Secondly, even if you do disclose, autism is something that impacts every aspect of your day-to-day life, its effects taking hold 24/7, playing a pivotal role in defining who you are as an individual…

…and you are expected to cover all this in a PARAGRAPH. I kid you not. Sometimes you only get a single line. I’m not saying employers should give candidates leeway to write a novel about their condition, but if they’re going to be properly supported, as stated by the Equality Act, they need more than a paragraph to make a full disclosure.

Now, from my experience, employers aren’t malicious or overly prejudiced against autism. They’re not going to kick you out of the door just because you have autism, but they’re for the most part uninformed as to how to support the condition, and therefore, unprepared to provide adequate support. It’s like trying to disarm a bomb without attending a bomb disposal class.

Since its inception, Hidden Talent has been trying to connect with employers to educate them on the key traits of conditions like autism to ensure that support is present, if not constant. No one expects employers to get everything right. Support for autistic people is very much a learning curve for everyone involved.

I’ve been very lucky with my managers. They see me as I am. Granted I can come across as a little rough around the edges, and sometimes I can be a difficult pill to swallow, even to myself (no, this is NOT an Ouroborous scenario). But they have gone out of their way to support me and develop me, accepting that I’m not a finished product and making sure I learn new things as I go along. This has really helped me to adjust socially and come out of my shell. And I am always yearning to continue my professional, social and emotional development. And while I still have a long way to go, I think I’m on the right track.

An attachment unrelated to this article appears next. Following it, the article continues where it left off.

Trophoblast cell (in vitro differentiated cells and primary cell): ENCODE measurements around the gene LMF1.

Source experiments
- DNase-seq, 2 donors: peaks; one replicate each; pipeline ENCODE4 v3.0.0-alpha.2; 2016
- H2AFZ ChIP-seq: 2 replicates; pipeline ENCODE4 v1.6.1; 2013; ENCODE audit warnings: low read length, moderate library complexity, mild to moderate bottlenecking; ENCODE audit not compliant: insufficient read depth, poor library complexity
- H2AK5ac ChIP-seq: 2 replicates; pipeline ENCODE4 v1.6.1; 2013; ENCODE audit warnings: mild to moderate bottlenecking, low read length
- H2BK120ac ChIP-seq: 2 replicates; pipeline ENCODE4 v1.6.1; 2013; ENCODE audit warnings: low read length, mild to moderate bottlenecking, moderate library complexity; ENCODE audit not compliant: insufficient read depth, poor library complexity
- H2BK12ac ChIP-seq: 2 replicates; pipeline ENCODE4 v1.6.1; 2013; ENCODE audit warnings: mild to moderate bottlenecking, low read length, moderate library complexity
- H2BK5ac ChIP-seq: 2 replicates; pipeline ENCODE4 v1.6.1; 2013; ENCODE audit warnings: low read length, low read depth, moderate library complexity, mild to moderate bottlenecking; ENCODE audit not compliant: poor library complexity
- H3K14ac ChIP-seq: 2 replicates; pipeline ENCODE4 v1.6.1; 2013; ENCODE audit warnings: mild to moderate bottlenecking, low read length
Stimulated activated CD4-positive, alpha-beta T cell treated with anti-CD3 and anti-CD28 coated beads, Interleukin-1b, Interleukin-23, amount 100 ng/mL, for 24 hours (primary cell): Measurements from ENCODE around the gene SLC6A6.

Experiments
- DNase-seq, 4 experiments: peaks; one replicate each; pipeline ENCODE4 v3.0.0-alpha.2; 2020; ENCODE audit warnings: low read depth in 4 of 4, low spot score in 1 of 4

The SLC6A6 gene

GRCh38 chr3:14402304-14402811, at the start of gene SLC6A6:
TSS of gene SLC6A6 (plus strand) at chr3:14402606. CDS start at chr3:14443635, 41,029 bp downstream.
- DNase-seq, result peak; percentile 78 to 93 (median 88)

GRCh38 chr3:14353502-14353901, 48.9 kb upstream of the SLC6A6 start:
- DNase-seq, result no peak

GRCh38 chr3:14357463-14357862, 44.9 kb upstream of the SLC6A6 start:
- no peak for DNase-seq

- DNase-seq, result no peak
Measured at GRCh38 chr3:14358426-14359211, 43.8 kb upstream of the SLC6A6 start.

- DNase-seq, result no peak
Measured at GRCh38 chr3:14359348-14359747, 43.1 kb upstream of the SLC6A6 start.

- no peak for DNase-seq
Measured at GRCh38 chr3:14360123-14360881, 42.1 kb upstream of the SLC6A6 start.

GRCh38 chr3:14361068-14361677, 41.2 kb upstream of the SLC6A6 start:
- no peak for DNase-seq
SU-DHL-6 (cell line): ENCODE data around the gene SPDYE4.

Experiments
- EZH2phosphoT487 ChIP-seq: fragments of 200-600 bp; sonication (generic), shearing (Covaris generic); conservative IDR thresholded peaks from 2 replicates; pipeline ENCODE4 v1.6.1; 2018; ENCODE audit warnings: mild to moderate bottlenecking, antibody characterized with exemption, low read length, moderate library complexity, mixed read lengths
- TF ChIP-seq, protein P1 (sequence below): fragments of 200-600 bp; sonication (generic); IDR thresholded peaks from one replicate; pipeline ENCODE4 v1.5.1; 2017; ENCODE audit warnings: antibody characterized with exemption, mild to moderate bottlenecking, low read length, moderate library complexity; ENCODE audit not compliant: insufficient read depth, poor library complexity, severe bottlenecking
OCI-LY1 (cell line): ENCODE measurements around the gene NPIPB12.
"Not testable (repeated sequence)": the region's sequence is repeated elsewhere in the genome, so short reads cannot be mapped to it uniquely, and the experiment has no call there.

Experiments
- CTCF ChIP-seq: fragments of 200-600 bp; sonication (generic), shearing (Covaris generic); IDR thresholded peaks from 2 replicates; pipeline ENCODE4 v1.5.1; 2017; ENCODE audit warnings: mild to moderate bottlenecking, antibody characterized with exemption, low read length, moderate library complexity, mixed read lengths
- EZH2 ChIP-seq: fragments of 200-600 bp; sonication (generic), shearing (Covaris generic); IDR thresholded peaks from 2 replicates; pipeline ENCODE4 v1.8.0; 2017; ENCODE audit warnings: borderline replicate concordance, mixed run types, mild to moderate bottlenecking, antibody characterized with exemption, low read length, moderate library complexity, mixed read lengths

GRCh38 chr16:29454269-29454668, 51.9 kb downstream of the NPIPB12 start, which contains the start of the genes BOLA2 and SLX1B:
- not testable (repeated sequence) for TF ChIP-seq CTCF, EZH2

When you get committed people who want to support you, an autistic can truly thrive in their profession and achieve great things. But it is a little too infrequent for my liking. And that is something we all have to work to change. And with the right mindset, we can do it. Maybe not today, probably not tomorrow, but we will get there.

 

If you have enjoyed this blog, check out the other articles in the Autism Awareness Week series!

Part 1: Introduction

Part 2: The Positives of Autism

Part 3: The Value of Getting an Autism Diagnosis ASAP

Part 4: Famous People with Autism

Part 6: The Autism Film Portrayal

Part 7: The Future for Autism

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One thought on “AUTISM AWARENESS WEEK: PART 5 OF 7: THE AUTISM EMPLOYMENT GAP

  1. This is interesting. I was a recruiter for 6 years and have conducted A LOT of interviews. After leaving that field I read a story about a test study where employers gave a sample of the job and the candidates performed the task (like programming, editing, etc) Then picked their choices based on performance, never ever interviewing or meeting them. Most of the time the top performers were people that the employers admitted they would not have considered a top candidate if they had interviewing them first. One example I can think of was a woman who had flashy fake nails, the employer admitted would not have taken her seriously.

    As a recruiter we fielded candidates for different companies. I ran into this ALL the time. I would find someone I KNEW would be a good fit for a job, but the company wouldn’t listen for whatever reason (not meeting stupid, specific job requirements, poor interview, etc).

    Companies for sure need to seriously evaluate their hiring practices.

    Like